NYC plans to raise smoking age to 21

New York City plans to raise the legal smoking age, making it illegal to sell cigarettes to those under 21 in an attempt to discourage the city’s younger demographic from smoking. Backed by city’s mayor, Mike Bloomberg, the new smoking bill will raise the smoking age to 21 years (from the present 18). This smoking bill is aimed towards improving health over the long-term, since research shows that those who do not start smoking by age 26 are unlikely to ever do so.

This bill would also result in New York being the first major city to set such a high age for smoking.

A young smoker

A young smoker walks through Midtown Manhattan (image by istolethetv).

The Guardian reports:

“Eight in 10 adult smokers in the city started smoking regularly when they were below the age of 21, and most smokers who are under age 18 obtain cigarettes from individuals who are just a few years older than them, city officials said.

While an increase in cigarette taxes contributed to a 15-point drop among youth smokers from 1999 to 2007, the number of high-school-aged smokers has held steady at about 8.5 percent over the last six years.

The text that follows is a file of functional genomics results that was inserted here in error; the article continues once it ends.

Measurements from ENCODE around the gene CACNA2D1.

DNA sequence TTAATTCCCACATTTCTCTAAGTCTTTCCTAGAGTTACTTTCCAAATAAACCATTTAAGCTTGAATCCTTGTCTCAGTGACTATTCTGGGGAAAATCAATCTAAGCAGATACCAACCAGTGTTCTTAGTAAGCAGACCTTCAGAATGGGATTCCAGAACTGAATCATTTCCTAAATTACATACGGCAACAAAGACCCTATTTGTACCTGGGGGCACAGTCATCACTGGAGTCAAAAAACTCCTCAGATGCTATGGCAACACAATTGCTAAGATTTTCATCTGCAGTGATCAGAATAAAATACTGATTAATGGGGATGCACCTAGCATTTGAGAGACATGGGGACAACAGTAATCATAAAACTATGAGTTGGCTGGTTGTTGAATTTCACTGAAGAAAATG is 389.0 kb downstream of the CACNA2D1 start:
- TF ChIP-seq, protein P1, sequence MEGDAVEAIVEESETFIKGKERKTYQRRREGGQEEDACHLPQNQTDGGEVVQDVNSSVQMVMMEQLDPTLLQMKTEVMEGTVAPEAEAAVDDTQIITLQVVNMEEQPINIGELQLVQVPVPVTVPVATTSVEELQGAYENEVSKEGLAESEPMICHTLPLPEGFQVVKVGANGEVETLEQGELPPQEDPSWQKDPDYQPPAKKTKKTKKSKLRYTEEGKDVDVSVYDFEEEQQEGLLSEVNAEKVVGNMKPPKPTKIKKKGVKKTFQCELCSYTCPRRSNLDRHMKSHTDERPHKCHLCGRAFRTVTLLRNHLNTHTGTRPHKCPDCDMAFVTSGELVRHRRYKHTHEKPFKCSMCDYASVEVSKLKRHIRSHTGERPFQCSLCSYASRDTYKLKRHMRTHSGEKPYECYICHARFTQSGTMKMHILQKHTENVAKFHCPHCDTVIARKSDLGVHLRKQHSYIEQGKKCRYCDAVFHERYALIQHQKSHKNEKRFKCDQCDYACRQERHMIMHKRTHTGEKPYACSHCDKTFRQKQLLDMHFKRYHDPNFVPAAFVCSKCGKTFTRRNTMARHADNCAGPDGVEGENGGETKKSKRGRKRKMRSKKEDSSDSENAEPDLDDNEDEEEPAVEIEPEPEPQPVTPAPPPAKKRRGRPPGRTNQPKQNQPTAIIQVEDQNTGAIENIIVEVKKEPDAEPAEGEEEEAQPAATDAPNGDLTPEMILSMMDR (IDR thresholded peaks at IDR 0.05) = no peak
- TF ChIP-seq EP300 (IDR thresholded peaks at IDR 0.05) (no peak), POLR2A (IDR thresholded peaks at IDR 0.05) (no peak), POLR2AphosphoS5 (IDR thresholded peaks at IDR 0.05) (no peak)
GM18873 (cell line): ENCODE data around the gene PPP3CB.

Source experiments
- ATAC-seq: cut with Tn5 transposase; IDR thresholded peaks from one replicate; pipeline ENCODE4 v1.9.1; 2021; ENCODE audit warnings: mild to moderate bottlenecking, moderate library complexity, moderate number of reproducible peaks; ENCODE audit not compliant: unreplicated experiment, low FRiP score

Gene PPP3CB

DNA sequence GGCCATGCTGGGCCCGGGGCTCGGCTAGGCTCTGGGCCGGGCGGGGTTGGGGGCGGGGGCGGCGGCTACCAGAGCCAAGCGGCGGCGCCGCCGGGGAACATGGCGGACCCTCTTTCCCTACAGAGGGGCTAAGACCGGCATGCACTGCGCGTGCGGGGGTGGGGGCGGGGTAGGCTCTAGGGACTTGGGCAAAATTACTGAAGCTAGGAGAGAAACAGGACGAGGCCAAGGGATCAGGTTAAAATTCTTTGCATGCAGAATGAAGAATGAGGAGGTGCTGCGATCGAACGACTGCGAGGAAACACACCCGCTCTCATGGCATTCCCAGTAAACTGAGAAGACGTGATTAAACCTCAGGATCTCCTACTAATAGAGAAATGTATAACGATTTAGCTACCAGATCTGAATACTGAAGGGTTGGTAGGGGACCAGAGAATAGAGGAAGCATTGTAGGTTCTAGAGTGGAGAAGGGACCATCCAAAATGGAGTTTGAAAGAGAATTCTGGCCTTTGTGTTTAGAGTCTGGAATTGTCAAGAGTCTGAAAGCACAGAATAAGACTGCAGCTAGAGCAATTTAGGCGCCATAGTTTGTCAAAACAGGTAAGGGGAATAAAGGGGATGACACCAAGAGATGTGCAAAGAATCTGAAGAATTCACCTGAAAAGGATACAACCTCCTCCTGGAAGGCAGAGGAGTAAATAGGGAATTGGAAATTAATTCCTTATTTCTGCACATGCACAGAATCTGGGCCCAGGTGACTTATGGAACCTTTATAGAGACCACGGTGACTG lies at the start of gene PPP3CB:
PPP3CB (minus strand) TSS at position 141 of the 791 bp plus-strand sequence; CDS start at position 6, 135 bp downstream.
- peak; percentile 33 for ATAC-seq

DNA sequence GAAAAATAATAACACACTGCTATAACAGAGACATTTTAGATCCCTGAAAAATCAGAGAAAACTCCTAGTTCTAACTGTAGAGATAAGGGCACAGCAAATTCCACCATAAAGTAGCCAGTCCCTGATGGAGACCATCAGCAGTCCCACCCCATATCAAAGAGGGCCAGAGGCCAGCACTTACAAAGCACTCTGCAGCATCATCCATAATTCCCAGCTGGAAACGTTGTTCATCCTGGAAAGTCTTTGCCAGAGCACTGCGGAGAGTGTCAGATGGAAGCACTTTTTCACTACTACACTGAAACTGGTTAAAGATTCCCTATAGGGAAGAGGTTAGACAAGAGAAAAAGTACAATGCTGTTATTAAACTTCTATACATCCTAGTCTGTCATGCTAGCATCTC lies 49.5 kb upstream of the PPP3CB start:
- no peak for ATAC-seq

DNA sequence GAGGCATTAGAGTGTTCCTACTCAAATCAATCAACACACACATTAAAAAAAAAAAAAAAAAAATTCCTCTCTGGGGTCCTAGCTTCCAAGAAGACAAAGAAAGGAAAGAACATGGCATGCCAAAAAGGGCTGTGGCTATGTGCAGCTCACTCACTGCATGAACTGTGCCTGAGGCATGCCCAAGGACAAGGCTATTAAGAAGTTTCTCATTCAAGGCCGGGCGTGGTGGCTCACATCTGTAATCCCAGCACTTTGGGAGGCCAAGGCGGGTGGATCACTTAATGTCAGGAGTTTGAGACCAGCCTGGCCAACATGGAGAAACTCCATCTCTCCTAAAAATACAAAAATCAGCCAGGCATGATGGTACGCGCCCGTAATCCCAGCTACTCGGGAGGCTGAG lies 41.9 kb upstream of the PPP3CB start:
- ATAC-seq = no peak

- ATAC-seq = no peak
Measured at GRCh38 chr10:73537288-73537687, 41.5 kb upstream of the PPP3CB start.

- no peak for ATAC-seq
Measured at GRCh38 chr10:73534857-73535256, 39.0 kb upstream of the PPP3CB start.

Cigarette packs sold in New York City currently carry a state tax of $4.35 and a city tax of $1.50 – making it the most expensive city in the nation to be a smoker.”

The US Surgeon General’s 2012 report declared smoking a “pediatric epidemic” in the United States and the world. It’s not surprising that once youngsters begin to smoke, many of them find it tough to quit.

No Smoking Sign

View this sign here.

Currently, approximately one out of every four high school seniors smokes regularly. The Washington Times reports, “Officials cited estimates that said that raising the smoking age to 21 would cut the smoking rate among 18- to 20-year-olds by more than half and reduce the rate among 14- to 17-year-olds by two-thirds.”

City Council speaker Christine Quinn, who has led this initiative, said “[the bill] will literally save lives. The more difficult it is for [young people] to gain access to tobacco products, the less likely they are to start smoking.” Quinn prioritizes protecting New Yorkers’ health over the loss of tax revenue the smoking bill would entail, according to

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